So we know that millennials tend to refrain from casting a vote on election day, but the 64 thousand dollar question remains: why? Why is it that only 8% of eligible students on my college campus voted in the 2014 election? Why is my generation not participating in politics? Based on a series of interviews with college students, I’ve narrowed it down to two (very different) reasons.
- External restrictions
Part of the millennial voter participation problem isn’t due to millennials at all. Our local and state laws may play a large role in suppressing the youth vote.
Alynna Knaub, a junior Biology and Religion major at Furman University, told me that she didn’t vote in the 2016 presidential election. While she holds a number of political opinions and supported Hilary Clinton in the recent election, she attributes her inability to vote to the inconvienient absentee voter process. She says of her home state, “I wasn’t aware that Texas required absentee voters to apply for a ballot weeks in advance. I was disappointed when I found out I missed the deadline.” Knaub looks forward to voting in the 2018 midterm elections now that she is aware of the Texas absentee process.
Knaub is not alone in her frustrations. According to The No Vote By Mail Project, absentee voting can be problematic for reasons including:
- privately owned absentee ballot counting machines
- high costs associated with absentee voting system
- a lengthy application process
Alongside of the grievances with the absentee voting requirements, Furman students have also been involved in a lawsuit against Greenville County on the basis of voter discrimination. Before the lawsuit, if you tried to register to vote in Greenville County with a student address, there were a number of hoops you had to jump through to eventually be able to vote. For example, students attempting to register were vetted with invasive questionnaires and interviews. Some students were simply turned away. In October of 2016, the three student Plaintiffs were successful. A judge required the Greenville County Board of Voter Registration and Elections to treat college students the same as Greenville residents. Thanks to the initiative of my fellow students, I believe Furman students will find it easier to register to vote in South Carolina.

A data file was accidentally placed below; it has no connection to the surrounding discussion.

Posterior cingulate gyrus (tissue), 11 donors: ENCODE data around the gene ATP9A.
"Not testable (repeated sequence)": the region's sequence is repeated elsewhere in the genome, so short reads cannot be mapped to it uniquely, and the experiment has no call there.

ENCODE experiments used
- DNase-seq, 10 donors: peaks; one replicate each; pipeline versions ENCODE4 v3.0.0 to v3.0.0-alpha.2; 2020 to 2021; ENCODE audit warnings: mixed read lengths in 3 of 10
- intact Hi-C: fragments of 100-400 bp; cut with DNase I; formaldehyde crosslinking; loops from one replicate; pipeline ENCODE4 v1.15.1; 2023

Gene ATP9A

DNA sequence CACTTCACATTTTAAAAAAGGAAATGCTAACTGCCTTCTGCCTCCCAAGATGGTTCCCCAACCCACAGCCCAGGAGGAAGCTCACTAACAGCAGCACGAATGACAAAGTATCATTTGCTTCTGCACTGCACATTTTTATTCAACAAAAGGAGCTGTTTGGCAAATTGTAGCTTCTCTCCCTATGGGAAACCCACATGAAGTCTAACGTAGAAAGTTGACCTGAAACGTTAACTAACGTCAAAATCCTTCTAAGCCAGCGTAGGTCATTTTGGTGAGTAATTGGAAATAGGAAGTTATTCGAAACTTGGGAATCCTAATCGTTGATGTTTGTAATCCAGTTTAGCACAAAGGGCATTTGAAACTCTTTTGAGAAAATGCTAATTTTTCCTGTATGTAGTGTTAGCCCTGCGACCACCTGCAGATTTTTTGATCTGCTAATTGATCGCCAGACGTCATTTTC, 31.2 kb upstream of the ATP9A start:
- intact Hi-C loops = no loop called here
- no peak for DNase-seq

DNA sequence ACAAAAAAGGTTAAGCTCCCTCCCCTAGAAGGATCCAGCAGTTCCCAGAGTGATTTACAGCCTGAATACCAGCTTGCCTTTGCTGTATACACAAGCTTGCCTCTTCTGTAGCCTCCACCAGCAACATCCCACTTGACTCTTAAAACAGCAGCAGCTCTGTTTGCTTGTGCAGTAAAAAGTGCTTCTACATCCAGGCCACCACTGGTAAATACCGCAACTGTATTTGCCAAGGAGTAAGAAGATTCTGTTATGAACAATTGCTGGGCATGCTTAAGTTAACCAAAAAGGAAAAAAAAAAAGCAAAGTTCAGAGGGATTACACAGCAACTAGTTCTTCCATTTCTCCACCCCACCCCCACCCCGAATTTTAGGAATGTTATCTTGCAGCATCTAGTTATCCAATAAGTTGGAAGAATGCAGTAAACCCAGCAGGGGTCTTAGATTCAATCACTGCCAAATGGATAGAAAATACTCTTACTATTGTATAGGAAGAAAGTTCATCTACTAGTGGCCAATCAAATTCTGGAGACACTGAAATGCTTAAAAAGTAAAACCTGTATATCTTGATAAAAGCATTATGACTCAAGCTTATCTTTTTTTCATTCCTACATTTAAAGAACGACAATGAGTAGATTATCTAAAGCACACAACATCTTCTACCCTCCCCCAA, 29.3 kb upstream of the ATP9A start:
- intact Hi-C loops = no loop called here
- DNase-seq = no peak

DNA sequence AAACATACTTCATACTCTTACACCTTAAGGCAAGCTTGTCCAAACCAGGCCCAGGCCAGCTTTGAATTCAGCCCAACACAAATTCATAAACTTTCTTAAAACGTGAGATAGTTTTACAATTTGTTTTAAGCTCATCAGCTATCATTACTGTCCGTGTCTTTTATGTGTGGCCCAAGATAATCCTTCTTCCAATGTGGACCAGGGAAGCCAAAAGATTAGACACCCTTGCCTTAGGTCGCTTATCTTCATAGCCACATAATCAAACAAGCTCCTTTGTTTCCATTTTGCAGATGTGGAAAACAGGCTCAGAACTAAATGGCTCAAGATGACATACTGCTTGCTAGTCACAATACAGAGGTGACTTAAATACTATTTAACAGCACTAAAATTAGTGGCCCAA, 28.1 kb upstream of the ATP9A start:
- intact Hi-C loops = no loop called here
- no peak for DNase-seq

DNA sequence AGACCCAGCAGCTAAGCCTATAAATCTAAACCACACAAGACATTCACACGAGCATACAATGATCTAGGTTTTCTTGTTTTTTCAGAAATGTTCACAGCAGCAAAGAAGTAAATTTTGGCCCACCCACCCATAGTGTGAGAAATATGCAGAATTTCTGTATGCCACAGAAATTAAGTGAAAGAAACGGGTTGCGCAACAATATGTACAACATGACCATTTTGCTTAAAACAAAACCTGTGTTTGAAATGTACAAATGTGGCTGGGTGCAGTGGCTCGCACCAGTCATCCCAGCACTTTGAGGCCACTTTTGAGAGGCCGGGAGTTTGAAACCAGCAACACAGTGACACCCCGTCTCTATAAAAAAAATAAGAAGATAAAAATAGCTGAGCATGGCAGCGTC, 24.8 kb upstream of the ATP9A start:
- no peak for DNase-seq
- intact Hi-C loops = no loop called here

As much as I would like to believe that it’s not my generation’s fault, I must acknowledge the fact that some people my age simply don’t care to vote.
Another student I spoke with believes that our generation is too apathetic toward voting.
Emily Harris, a junior Political and Asian Studies major at Furman, mentioned that “people may not be willing to go out of their way to vote because they don’t care about politics.”
Katherine West, a Furman Political Science major and plaintiff in the lawsuit, shares the same sentiment about youth voter participation. As happy as she is with the outcome of the lawsuit, she believes that our generation lacks motivation to vote. West attributes millennial voter apathy to a lack of political efficacy. Of our generation, she says, “We like immediacy. It’s hard for people to see and feel the immediate effect of their vote. If young adults don’t feel like their vote matters, they won’t bother taking the time to vote.”
Gabriel Arce, a recent graduate from Coastal Carolina University, unapologetically exemplifies this phenomenon. Arce refused to vote in the 2016 election because of the candidates. He remarked, “They are all crooked in my opinion. Not much will change.”
When I asked Arce if he thinks his vote would matter, he curtly replied, “Hell no.”
Want to know more about millennial voter participation? Watch this video on student voter participation at Furman University.
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